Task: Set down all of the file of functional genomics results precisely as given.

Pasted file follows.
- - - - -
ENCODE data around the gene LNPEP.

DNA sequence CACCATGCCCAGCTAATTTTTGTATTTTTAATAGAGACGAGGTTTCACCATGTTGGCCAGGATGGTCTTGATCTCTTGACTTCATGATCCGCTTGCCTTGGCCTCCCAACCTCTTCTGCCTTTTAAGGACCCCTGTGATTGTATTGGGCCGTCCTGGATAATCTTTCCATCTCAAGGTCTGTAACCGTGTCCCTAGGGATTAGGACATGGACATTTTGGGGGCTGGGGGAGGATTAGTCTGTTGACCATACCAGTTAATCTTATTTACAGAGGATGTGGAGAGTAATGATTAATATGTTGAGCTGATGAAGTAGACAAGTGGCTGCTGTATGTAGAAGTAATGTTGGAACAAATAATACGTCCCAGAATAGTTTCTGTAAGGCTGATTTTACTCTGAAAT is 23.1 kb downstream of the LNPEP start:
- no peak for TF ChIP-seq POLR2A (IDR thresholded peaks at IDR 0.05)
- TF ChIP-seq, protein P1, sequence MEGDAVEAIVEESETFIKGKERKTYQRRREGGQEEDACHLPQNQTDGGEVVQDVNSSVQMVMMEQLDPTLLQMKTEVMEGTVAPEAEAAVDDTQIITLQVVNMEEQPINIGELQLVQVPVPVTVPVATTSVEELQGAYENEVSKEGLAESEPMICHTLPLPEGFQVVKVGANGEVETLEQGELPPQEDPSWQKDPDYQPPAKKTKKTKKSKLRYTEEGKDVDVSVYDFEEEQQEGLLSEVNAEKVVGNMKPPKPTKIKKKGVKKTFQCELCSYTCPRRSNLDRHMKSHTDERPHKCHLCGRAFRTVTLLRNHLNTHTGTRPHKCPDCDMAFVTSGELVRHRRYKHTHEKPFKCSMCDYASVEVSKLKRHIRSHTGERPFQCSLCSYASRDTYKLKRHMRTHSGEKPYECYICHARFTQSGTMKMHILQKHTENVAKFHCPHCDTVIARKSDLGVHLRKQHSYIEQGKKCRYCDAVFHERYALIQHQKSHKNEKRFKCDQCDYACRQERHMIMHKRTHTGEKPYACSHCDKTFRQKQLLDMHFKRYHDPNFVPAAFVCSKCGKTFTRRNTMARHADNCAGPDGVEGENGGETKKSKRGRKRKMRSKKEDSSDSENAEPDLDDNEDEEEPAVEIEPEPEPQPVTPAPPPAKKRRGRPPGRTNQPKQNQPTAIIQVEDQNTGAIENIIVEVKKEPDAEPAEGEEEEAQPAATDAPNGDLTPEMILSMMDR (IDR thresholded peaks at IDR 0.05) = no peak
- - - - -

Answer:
ENCODE data around the gene LNPEP.

DNA sequence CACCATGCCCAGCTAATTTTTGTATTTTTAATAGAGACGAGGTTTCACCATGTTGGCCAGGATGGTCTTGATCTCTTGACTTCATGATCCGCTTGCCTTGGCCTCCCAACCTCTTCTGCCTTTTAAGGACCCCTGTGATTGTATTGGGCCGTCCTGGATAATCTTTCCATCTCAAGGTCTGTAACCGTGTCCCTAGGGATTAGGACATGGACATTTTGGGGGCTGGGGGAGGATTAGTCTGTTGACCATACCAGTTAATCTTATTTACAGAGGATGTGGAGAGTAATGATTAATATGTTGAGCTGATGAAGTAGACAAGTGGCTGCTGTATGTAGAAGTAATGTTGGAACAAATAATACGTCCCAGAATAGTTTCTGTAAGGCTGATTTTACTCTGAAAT is 23.1 kb downstream of the LNPEP start:
- no peak for TF ChIP-seq POLR2A (IDR thresholded peaks at IDR 0.05)
- TF ChIP-seq, protein P1, sequence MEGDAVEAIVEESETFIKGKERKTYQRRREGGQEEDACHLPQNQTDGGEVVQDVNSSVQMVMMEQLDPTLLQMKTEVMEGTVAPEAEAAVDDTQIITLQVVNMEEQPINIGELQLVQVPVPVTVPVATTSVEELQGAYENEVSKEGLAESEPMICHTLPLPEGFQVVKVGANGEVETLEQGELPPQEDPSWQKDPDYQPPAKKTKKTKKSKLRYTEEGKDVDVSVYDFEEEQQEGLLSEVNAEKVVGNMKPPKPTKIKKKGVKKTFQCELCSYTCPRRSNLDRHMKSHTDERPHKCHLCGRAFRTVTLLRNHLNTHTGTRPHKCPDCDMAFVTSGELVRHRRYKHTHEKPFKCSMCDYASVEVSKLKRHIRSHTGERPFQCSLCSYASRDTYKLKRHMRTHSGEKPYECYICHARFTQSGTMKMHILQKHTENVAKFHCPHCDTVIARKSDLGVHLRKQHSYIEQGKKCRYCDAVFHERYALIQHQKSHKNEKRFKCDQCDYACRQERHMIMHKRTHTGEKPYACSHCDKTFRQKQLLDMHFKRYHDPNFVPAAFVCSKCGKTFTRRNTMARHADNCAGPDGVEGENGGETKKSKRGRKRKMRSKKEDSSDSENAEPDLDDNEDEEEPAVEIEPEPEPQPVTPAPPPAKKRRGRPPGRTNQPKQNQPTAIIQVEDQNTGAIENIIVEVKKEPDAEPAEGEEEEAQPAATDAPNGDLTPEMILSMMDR (IDR thresholded peaks at IDR 0.05) = no peak